One of the benefits of knowing someone who has lived where you’re visiting, even if it’s just for a short time, is that you often have access to a guide, someone in the know, as it were. My wife’s sister clued us in to the Kaiser, in Freiburg. When you have a guide (especially one who speaks the language) you get to do things like try authentic regional cuisine, and sometimes even write German restaurant reviews (although, strictly speaking a guide isn’t necessary for that, but it helps to understand the menu).
Although we were well prepared for the food to be amazing, thanks to my sister-in-law, we weren’t prepared for the service. We had been warned that sometimes the service can be a bit surly. The lady you can almost see was our waitress. I wish I could remember her name, and I wish I had gotten a better photo of her. She was awesome.
This was the dining room right as we got there. We got there early so that we could go on a little excursion later in the afternoon, just missing the lunch rush (pretty much the main reason we didn’t get a photo with the waitress; they got BUSY).
This is the menu at the Kaiser. I love the design.
Unfortunately it’s all in German. Crazy, huh? Good thing we had good guides to help us (thanks guys!).
This was the view of Freiburg from my seat. Again, more of the sense of place I’ve been talking about. It felt somewhat bustling like any city, but also somehow a little sleepy and comfy at the same time. It’s hard to put into words.
Their salad was amazing, the garden fresh flavors bursting in my mouth. The corn was a sweet little surprise. It really tasted green.
This is the crepe my son ordered. The fresh mint, melon, pomegranate, and orange was a nice touch. That’s homemade apple sauce on the plate (pretty much my favorite thing to put on or in a crepe). Crepes are fairly popular in the regional cuisine in the Black Forest area (as well as in Austria and other areas, my sister-in-law tells me). They’re not just French.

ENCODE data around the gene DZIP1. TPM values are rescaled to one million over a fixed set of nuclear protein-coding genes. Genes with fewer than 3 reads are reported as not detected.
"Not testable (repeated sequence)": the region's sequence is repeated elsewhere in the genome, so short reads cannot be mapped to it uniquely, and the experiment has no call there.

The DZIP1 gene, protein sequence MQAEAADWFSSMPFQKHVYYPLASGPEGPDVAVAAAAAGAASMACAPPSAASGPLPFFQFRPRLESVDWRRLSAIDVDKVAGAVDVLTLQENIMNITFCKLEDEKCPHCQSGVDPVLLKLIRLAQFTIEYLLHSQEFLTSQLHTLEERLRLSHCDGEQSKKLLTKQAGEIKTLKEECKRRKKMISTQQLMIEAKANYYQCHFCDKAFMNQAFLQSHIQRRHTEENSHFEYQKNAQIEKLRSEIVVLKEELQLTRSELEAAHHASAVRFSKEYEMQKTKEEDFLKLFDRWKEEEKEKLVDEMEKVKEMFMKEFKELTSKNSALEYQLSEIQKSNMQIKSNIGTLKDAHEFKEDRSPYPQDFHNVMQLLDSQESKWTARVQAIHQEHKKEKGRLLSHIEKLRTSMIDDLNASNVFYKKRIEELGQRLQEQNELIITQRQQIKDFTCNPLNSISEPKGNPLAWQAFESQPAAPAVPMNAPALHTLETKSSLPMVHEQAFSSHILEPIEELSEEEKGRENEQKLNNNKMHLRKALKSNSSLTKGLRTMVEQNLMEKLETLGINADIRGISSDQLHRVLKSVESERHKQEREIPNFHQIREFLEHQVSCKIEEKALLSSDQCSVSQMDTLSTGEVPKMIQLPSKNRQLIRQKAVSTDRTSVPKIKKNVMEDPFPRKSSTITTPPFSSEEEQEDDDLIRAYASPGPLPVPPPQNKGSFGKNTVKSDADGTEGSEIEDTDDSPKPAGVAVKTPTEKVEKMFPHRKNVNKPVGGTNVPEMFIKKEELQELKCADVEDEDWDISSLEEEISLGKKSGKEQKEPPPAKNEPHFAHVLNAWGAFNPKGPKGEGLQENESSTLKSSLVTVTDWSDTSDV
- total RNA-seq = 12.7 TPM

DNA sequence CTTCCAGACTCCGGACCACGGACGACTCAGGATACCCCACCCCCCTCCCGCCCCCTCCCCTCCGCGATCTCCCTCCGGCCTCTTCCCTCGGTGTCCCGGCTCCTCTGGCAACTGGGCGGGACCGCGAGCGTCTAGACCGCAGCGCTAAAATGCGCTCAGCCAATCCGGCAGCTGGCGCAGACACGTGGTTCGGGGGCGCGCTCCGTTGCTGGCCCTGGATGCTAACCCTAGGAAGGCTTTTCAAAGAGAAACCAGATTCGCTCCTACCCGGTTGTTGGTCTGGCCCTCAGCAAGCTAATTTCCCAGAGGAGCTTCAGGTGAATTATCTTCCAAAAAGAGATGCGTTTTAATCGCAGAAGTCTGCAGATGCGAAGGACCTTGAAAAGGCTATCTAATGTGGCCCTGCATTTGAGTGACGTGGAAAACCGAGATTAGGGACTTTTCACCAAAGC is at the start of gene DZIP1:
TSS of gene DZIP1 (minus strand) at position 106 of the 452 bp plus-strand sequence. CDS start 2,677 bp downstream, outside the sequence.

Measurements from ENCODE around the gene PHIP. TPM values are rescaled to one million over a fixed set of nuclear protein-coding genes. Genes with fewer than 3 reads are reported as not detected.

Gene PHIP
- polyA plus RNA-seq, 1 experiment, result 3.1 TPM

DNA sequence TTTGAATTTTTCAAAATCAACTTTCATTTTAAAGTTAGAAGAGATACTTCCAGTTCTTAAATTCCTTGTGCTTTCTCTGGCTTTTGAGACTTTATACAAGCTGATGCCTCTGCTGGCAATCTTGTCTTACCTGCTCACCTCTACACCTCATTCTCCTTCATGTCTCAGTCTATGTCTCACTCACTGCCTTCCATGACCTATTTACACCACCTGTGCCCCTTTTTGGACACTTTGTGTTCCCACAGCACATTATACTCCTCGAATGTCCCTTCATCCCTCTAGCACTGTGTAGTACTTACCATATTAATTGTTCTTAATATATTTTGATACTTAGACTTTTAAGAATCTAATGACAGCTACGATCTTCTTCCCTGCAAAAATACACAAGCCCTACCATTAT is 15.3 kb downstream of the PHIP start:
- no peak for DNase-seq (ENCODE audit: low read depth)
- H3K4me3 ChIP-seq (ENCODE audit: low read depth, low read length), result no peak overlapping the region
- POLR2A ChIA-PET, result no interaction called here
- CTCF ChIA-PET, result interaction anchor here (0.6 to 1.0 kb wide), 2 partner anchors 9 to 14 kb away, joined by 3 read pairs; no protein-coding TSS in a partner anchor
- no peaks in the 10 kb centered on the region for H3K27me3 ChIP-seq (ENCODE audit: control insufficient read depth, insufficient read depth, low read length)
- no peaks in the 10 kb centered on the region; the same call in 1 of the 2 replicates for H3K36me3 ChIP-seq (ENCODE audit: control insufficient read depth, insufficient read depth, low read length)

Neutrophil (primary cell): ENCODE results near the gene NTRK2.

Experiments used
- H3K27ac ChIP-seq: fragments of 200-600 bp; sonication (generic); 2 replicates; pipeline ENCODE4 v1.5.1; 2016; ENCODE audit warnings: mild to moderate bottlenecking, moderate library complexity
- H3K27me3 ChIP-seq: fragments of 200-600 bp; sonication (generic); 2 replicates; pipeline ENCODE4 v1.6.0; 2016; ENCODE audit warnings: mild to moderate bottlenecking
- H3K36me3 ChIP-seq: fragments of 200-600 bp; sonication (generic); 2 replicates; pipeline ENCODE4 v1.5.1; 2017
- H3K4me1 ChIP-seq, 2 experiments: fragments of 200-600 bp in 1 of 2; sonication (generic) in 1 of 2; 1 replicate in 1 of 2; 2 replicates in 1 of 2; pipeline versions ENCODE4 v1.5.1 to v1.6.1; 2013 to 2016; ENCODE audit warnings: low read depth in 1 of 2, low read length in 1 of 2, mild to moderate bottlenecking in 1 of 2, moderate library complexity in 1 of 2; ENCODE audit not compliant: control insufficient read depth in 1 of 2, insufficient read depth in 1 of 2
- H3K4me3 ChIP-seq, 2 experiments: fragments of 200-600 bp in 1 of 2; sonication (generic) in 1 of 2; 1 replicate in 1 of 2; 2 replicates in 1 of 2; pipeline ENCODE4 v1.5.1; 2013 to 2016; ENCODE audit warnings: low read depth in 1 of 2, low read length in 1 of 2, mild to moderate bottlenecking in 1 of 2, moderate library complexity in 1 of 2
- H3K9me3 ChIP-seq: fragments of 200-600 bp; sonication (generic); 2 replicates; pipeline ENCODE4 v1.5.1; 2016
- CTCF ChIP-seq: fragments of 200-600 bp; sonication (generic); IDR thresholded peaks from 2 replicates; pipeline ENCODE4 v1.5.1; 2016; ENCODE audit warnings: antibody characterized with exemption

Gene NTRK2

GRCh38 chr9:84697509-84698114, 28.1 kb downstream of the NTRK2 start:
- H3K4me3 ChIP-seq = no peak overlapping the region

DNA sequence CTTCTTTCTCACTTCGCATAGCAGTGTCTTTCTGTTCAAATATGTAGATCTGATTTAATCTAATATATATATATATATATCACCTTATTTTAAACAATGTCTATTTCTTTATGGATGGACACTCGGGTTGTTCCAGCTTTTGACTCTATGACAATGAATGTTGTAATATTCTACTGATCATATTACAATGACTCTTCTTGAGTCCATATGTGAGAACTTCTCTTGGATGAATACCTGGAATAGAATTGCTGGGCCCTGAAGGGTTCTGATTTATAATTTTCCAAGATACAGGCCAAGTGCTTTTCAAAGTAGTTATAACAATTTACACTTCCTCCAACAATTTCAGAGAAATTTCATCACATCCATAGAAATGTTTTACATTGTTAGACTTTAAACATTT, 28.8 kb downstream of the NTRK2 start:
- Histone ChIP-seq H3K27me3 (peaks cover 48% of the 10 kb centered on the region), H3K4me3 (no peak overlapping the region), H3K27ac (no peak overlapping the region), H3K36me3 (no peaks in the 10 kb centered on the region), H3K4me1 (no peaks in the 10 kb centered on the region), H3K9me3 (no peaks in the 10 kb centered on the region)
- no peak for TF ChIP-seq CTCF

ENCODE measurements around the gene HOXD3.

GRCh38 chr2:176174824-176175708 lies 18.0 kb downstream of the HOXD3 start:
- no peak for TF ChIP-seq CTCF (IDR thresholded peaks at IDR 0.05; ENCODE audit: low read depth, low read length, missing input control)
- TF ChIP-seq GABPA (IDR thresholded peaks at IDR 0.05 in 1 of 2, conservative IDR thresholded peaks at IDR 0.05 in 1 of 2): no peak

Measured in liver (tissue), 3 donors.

This dish is a Brickteigtasche. Tasche means a purse or bag. The crepe acts as a purse for all the goodies inside (pasta similar to orzo with roasted vegetables). This is my sister-in-law’s favorite dish.
My brother-in-law Collin had the schnitzel and spaetzle. I was lucky enough to try some. The sauce is to kill for, absolutely.
I am not a beer person. At all. I’ve never liked it. But I was in Germany, so I had to try something. This was a radler, pretty much half lemonade and half beer. And it was transcendent. Sublime. Liquid joy distilled into a glass for my lunch. I’m pretty much a convert now. If America could figure out how to make beer like this I’d drink beer more often.
The cool waitress whose name I can’t remember really came through for me with this one. I couldn’t decide what to get, and I was teetering toward getting schnitzel, but I wasn’t sure. So she suggested I get the schaeufele, a local regional specialty. It’s essentially a smoked and braised pork shoulder, served with perfectly roasted vegetables (turnips, carrots, celery and so on) and the most amazing bacon mashed potatoes I’ve ever had. It was perfect, so of course I had to tell our waitress. The best part is that it seemed to really make our waitress happy that I enjoyed it. The smile on her face was awesome. I was touched by how touched she was, knowing that she shared this amazing regional dish with me. It wasn’t just food. It was an experience. My sister-in-law went back to the Kaiser since we left, and our waitress told her that she ‘locked that compliment in her heart.’ Which is pretty much the best thing ever.
So, if you enjoyed my German restaurant review for the Kaiser, all you have to do is get on a plane (if you live in the States), fly to Germany, take a train to Freiburg, then walk there or take the public transportation (although honestly the public transportation system in Freiburg seems a little messed up right now until they have their main street repairs completed). You might just want to walk there. There’s an Aldi right across the street.
Any misspellings are completely my own. Additionally, I haven’t been compensated for this review at all. It’s all about love.